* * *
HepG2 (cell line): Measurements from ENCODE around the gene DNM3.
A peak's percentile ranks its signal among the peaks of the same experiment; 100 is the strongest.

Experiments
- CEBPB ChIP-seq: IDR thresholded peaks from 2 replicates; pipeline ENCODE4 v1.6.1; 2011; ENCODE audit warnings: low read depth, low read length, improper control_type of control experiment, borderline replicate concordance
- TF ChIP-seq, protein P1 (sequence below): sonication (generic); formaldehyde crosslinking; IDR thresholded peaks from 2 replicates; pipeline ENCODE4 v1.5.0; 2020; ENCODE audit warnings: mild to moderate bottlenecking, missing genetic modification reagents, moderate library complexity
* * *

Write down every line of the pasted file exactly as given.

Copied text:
HepG2 (cell line): Measurements from ENCODE around the gene DNM3.
A peak's percentile ranks its signal among the peaks of the same experiment; 100 is the strongest.

Experiments
- CEBPB ChIP-seq: IDR thresholded peaks from 2 replicates; pipeline ENCODE4 v1.6.1; 2011; ENCODE audit warnings: low read depth, low read length, improper control_type of control experiment, borderline replicate concordance
- TF ChIP-seq, protein P1 (sequence below): sonication (generic); formaldehyde crosslinking; IDR thresholded peaks from 2 replicates; pipeline ENCODE4 v1.5.0; 2020; ENCODE audit warnings: mild to moderate bottlenecking, missing genetic modification reagents, moderate library complexity